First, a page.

- Non-bizarre delusion, defined as a false belief possible although highly unlikely, is the main manifestation of delusional disorders, previously known as paranoia. Based on the predominant delusional…
Non-bizarre delusion, defined as a false belief possible although highly unlikely, is the main manifestation of delusional disorders, previously known as paranoia. Based on the predominant delusional themes, 5 main subtypes may be described - erotomanic, grandiose, jealous, persecutory, and somatic. We present here 2 main delusional disorders, the De Clérambault syndrome and the Othello syndrome, and another closely related to the previous ones - Folie à deux. In the De Clérambault syndrome, the main delusional theme is erotomanic type, related to passional delirium where the patient has strong sexual feelings towards another person and has the belief that this other person is deeply in love with him or her. Patients with the Othello syndrome present a delusional disorder of jealous type, a pathological delusion that the partner is unfaithful. In Folie à deux, 2 individuals shared the same psychiatric symptom. However it may be variable, describing variants such as folie imposée or folie simultenée. The risk of aggressive behavior exists in these patients. Knowledge of these syndromes is essential to allow an accurate diagnosis and prompt treatment.
- The neuropsychological profile of Othello syndrome in Parkinson's disease. [Case Reports]
- CCortex 2017; 96:158-160
- [The Othello syndrome in Parkinson's disease: an example of a lesser-known delusion]. [Case Reports]
- TPTijdschr Psychiatr 2017; 59(5):302-305
- Delusions are fairly common features of Parkinson's disease. Some delusions are easily recognised, but others are less well-known and can be missed by health professionals. We describe the case of a …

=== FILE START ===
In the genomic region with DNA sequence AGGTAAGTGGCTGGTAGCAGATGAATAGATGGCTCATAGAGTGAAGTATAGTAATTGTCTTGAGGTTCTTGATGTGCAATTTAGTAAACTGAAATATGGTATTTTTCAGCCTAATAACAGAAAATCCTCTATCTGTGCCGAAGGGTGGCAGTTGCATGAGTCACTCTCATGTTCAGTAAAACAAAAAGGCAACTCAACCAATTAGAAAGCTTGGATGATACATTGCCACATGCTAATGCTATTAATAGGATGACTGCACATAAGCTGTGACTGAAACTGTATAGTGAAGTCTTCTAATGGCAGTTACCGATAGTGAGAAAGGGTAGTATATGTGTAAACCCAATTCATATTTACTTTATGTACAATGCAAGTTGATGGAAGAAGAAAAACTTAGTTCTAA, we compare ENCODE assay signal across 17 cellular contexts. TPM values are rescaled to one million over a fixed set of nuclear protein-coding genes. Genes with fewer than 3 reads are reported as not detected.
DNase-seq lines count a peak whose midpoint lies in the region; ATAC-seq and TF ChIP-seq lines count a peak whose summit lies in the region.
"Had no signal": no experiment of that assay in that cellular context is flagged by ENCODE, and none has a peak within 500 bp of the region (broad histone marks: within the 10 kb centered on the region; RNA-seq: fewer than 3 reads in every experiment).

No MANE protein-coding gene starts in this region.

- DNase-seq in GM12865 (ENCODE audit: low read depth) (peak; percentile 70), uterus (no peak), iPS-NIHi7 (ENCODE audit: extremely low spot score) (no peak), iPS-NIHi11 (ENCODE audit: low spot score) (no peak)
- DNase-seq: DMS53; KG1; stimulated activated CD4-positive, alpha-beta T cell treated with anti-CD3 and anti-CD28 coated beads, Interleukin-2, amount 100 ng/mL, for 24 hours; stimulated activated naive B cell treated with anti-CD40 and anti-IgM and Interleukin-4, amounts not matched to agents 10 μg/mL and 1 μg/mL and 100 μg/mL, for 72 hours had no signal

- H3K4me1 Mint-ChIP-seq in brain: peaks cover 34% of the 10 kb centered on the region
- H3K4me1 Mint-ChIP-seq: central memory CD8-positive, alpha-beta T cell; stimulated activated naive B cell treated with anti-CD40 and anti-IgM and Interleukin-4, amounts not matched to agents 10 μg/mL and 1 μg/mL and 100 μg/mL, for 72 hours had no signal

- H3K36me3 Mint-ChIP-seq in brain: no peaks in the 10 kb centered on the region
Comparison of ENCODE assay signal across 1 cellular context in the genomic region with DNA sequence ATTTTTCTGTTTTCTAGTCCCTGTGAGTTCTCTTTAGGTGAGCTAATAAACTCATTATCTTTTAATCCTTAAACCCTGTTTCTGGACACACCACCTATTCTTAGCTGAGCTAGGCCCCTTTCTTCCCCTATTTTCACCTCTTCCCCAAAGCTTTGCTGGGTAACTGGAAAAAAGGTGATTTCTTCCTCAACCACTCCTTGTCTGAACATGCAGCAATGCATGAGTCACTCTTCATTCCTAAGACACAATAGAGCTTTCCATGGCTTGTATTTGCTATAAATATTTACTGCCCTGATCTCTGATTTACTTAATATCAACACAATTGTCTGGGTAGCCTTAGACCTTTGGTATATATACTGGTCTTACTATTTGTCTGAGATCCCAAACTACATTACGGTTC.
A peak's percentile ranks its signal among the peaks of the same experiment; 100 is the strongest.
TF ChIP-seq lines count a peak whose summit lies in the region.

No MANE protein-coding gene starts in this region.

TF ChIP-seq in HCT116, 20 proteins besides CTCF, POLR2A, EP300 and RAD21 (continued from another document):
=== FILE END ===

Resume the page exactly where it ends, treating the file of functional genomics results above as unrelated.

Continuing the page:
Delusions are fairly common features of Parkinson's disease. Some delusions are easily recognised, but others are less well-known and can be missed by health professionals. We describe the case of a female patient with Parkinson's disease who believed, erroneously, that her partner was being unfaithful; this type of delusion is also called the Othello syndrome. After psychoeducation and the start of clozapine, the delusion faded and the relationship became more peaceful.
- Pathological Jealousy: An Interactive Condition. [Review]
- PPsychiatry 2016; 79(4):379-388
- CONCLUSIONS: Treatment effectiveness does not yet have a firm evidence base.
- Delayed-onset Othello syndrome after stroke with lesions in the cerebellar-pontine area? [Case Reports]
- ANAust N Z J Psychiatry 2017; 51(4):416-417
- Dopamine dysregulation syndrome and psychosis in 24-h intestinal levodopa infusion for Parkinson's disease. [Letter]
- PRParkinsonism Relat Disord 2016; 31:144-145
- Othello syndrome after STN DBS - psychiatric side-effects of DBS and methods of dealing with them. [Case Reports]
- PPPsychiatr Pol 2016; 50(2):323-327
- CONCLUSIONS: In recent years, work is underway on the use of DBS in psychiatry, particularly in patients with treatment-resistant depression. It is necessary to set the strategy for dealing with side-effects of DBS. Most of the authors prefer the temporary or permanent switch off the stimulator. In the author's opinion, in some cases it is possible to effectively treat the psychotic symptoms without resignation from the benefits of stimulation. So far, however, such cases were described so rarely that it is difficult on this basis to formulate conclusions that can be applied to the whole population of patients treated with DBS. Only a systematic study including an assessment of psychotic symptoms using scales and analysing the received treatment and stimulation parameters could give an idea of what is the most appropriate strategy in case of psychosis following DBS.
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- Koro, Othello and Capgras syndromes in one patient with drug induced psychosis. [Case Reports]
- PDPsychiatr Danub 2015; 27(4):429-30